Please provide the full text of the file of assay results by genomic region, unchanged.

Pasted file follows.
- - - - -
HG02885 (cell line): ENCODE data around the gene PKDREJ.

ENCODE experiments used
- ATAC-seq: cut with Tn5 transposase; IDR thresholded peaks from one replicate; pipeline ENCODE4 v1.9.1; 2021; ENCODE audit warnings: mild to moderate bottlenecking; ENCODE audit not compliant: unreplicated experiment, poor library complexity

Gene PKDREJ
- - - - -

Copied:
HG02885 (cell line): ENCODE data around the gene PKDREJ.

ENCODE experiments used
- ATAC-seq: cut with Tn5 transposase; IDR thresholded peaks from one replicate; pipeline ENCODE4 v1.9.1; 2021; ENCODE audit warnings: mild to moderate bottlenecking; ENCODE audit not compliant: unreplicated experiment, poor library complexity

Gene PKDREJ